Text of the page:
To those about to die

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to those about to die

The Way of the Gladiator by Daniel P. Mannix

Hail Caesar, we who are about to dic salute you! And die the gladiators did. In a vast marble Colosseum larger than the Yankee Stadium, the people of Rome, patrician and commoner, flocked to see gladiators mangled beneath the hoofs and wheels of horses and chariots, slaughtered by half-starved wild beasts and butchered by well-armed and armoured professionals. With the Empire in decline, death and torture became the only spectacles that satisfied the decadent Romans longing. The Emperor Trajan gave one set of games that lasted 122 days; at its end, 11 000 people and 10 000 animals had been killed. The people of Rome loved it- and they wanted more. This is the extraordinary and true account of the Roman Games and the gladiators who fought and died in the cruelest, costliest spectacles of all time!
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Published 23.12.2018

Assassin's Creed Origins - For Those About to Die… Trophy Guide

Ave, Imperator, morituri te salutant is a well-known Latin phrase quoted in Suetonius, De Vita For the album by Colosseum, see Those Who Are About to Die Salute You. Somewhat stylized view from within a Roman arena; a group of around.
Daniel P. Mannix

The Roman Salute Morituri te salutant

Help Forgot Password? Remember Me? Home Articles What's New? We who are about to die salute you. Results 1 to 4 of 4. Thread: Hail Ceasar!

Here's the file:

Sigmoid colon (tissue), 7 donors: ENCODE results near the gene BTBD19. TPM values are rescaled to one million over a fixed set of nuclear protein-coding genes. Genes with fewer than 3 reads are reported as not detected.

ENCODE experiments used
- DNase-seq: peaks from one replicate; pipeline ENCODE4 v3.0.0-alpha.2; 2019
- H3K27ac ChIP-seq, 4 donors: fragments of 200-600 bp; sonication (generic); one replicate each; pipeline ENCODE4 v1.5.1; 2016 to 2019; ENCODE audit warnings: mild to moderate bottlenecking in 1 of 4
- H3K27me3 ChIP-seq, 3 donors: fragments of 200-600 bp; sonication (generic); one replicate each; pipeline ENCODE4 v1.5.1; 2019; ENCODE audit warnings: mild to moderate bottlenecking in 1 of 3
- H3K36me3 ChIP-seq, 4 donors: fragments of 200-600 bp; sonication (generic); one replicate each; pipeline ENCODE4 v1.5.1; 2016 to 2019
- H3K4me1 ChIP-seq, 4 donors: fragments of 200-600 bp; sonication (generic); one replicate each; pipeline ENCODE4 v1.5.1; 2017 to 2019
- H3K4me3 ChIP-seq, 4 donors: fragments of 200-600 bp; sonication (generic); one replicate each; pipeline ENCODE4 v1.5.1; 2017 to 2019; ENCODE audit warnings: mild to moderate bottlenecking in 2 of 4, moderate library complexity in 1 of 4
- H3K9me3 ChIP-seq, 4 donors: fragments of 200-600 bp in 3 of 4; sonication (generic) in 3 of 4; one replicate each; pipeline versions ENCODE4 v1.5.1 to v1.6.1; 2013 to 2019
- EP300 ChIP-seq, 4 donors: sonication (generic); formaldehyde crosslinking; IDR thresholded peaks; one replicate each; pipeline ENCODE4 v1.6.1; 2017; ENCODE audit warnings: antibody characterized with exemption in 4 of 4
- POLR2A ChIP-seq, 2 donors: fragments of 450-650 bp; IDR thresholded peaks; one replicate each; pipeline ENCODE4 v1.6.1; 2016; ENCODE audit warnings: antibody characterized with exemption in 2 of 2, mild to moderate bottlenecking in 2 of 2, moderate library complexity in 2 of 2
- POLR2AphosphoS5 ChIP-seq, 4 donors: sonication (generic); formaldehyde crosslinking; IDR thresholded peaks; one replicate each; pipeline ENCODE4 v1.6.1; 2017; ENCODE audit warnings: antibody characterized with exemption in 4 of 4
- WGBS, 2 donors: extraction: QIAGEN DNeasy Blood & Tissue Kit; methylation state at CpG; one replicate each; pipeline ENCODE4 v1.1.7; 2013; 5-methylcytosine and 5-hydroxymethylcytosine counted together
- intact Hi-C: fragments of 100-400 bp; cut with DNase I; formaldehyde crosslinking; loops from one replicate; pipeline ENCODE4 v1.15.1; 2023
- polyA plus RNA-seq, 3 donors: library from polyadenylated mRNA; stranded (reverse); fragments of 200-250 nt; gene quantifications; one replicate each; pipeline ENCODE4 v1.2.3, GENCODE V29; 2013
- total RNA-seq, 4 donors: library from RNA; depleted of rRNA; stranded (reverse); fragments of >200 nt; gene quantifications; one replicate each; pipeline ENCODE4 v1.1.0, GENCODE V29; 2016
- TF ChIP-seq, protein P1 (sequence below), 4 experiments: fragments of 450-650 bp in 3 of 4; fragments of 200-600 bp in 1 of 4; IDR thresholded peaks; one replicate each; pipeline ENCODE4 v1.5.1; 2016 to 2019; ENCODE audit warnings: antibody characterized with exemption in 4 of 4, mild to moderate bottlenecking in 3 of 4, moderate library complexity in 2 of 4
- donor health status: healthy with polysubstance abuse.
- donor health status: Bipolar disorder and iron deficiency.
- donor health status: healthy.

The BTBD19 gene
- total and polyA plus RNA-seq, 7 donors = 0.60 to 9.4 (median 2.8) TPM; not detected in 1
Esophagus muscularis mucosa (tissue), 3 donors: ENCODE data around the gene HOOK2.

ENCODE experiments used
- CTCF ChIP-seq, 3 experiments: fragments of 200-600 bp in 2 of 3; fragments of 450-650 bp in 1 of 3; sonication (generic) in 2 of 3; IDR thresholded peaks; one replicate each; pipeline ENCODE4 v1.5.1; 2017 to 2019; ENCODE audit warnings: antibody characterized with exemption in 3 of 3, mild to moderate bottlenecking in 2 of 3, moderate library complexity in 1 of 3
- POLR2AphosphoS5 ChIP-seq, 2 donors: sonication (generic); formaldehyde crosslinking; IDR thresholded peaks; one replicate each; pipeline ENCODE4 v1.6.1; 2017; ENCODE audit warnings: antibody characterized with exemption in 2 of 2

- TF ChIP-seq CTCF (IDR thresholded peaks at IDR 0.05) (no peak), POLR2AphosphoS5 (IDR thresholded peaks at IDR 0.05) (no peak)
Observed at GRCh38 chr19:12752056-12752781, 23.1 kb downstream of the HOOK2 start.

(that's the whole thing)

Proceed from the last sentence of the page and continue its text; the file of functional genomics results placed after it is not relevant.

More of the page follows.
Origins of the phrase: "Those who are about to die salute you."

It is one of the pioneering albums of jazz fusion. - By using our site, you acknowledge that you have read and understand our Cookie Policy , Privacy Policy , and our Terms of Service.

Despite its popularization in later times, the phrase is not recorded elsewhere in Roman history. Historians question whether it was ever used as a customary salute. It was more likely an isolated appeal by desperate captives and criminals condemned to die, and noted by Roman historians in part for the unusual mass reprieve granted by Claudius to the survivors. The source material comes from the works of three Roman historians, who were all born after the events of 52 AD. Suetonius c. Tacitus c. The same incident is described in the writings of Cassius Dio, a Roman consul and historian who wrote in Greek.



  1. Namo G. says:

    So many sources were used in preparing this volume that it would be impossible to name them all.

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